- No. 2: Keep responses anonymous. Don’t reveal or confirm any personal information about the reviewer, even if they shared it in their review. When responding to what you might do to remedy a situation or to explain why you acted in a certain way, refer only to practice policy, not to individual circumstances.
- No. 3: Preserve patient privacy. In your response, never acknowledge that a reviewer is or was a patient.
- No. 4: Develop prewritten response templates for your team to use in different review scenarios. Work with your legal and compliance team to develop 15 to 20 approved responses to common patient scenarios.
- No. 5: Do not delete reviews. The only exception is a negative review that includes profanity or slander. Otherwise, it can raise suspicion if all your reviews are positive.
- No. 6: Never alter review content when you repurpose it and don’t acknowledge or repeat protected health information (PHI). If a review from a patient on a third-party platform that you do not control includes PHI, you don’t need to delete it. Do not, however, repeat or disclose additional PHI in your response, on social media, or on your website.
STEP NO. 2: DIVE DEEPER
Once you begin receiving patient testimonials, you can turn them into content. Most patient reviews are not initially detailed enough for repurposing, so an effort to get more information is usually required. If you ask nothing else, ask patients to write about how they felt before receiving treatment at your practice and how they felt afterward. The goal of diving deeper is to help your patients tell engaging and emotional stories about their experiences with your practice. Think of the people who will read testimonials as shoppers trying on clothes—they want to see how your practice fits them before making a commitment.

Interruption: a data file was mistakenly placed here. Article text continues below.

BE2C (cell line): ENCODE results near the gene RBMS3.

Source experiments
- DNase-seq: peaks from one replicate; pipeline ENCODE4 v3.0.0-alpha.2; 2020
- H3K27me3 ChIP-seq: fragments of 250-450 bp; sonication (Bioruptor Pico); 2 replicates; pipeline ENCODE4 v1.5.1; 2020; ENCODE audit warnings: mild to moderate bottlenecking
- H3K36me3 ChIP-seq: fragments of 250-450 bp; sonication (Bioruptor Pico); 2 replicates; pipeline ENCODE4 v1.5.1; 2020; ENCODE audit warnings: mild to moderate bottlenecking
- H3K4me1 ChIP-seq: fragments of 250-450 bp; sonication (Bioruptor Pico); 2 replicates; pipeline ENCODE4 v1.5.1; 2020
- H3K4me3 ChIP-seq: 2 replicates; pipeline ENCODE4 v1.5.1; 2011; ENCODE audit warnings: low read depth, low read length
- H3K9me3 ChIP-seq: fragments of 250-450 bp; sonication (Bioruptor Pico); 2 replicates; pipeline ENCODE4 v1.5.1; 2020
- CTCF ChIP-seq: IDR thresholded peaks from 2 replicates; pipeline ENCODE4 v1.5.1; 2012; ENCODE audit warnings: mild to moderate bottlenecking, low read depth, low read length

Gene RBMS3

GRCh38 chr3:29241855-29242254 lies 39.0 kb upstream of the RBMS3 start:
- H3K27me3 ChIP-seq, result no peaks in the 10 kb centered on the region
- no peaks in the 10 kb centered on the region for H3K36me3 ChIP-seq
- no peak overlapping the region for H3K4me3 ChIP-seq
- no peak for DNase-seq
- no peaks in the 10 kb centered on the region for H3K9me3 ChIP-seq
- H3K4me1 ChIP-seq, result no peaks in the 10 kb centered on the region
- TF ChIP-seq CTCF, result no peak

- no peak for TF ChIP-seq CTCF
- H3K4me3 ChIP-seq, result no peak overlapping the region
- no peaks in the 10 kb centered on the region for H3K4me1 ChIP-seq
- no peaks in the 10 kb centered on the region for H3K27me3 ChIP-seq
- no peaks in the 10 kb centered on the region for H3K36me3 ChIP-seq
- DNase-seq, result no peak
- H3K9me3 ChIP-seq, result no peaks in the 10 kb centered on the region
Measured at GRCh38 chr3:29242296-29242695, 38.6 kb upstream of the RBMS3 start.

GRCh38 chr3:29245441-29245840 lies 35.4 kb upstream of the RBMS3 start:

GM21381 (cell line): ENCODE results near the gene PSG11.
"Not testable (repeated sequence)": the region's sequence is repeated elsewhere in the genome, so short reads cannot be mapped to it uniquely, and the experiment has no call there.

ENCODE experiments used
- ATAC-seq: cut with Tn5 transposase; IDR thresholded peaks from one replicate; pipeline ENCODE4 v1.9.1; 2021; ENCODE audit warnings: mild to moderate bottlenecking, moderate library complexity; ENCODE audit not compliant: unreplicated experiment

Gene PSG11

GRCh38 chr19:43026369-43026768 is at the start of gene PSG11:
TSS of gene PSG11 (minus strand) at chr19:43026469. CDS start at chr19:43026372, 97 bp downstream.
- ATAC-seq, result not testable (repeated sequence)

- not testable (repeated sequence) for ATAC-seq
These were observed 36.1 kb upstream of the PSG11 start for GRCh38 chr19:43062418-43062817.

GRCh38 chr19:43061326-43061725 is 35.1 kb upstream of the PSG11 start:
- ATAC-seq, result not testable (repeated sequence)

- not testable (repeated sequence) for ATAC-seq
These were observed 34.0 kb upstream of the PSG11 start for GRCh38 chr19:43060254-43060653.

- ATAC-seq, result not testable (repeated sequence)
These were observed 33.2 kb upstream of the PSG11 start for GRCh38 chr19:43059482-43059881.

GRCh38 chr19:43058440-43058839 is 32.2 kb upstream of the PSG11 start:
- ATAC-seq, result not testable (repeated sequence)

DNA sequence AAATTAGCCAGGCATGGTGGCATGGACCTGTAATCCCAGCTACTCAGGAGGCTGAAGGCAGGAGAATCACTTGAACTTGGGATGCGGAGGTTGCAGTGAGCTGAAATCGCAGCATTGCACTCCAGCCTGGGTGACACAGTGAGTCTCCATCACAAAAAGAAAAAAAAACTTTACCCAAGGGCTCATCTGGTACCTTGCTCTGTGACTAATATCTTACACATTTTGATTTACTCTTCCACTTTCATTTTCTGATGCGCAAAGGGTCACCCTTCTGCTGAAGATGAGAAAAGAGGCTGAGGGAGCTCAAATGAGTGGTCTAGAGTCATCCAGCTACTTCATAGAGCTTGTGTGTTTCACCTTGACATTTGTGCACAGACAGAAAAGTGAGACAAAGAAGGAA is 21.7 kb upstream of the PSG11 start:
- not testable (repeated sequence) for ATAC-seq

Our advice is to start by requesting a video conference with someone who left a positive review to learn more about their story. The following questions are an excellent place to begin when you meet with them:
- What treatment did you undergo?
- What problem did you have before you underwent [insert treatment]?
- Describe your frustration when trying to solve that problem by other means before undergoing [insert treatment] at our practice.
- How long did you think about whether to undergo [insert treatment]?
- What stands out as different about your experience with our practice?
- What surprised you during your patient journey with us?
- Please tell me about the moment you realized [insert treatment] was working to solve your problem.
- Please describe your life now that your problem has been solved or is being solved.
- What advice do you have for anyone considering the same treatment? Should they be anxious or nervous?
STEP NO. 3: BUILD CONTENT
Determine the medium through which you will share your patient testimonials and the platform you will leverage to amplify the message. The information you obtain by interviewing patients can be used to craft a case study testimonial that can be shared on your practice’s website. Remember to focus on the patient and their story rather than you and your service.
STEP NO. 4: SPLINTER CONTENT
You can splinter testimonials into additional formats and diversify the channels through which you can share them. For example, you could record and edit a patient’s virtual interview into a video testimonial that can be shared on social media, sent to your email list, and edited for use in Facebook and Instagram ads. You could also invite the patient to be a guest on your podcast for a progress interview after at least 1 year elapses after treatment.
Testimonials often inspire other patients to comment on their own experiences with your practice. In this way, testimonials can be self-perpetuating. Dig deeper with those who comment, and they could become the subject of your next testimonial. Following these four steps to establish a self-perpetuating cycle of patient testimonials in your practice can help you put your best foot forward online and offline.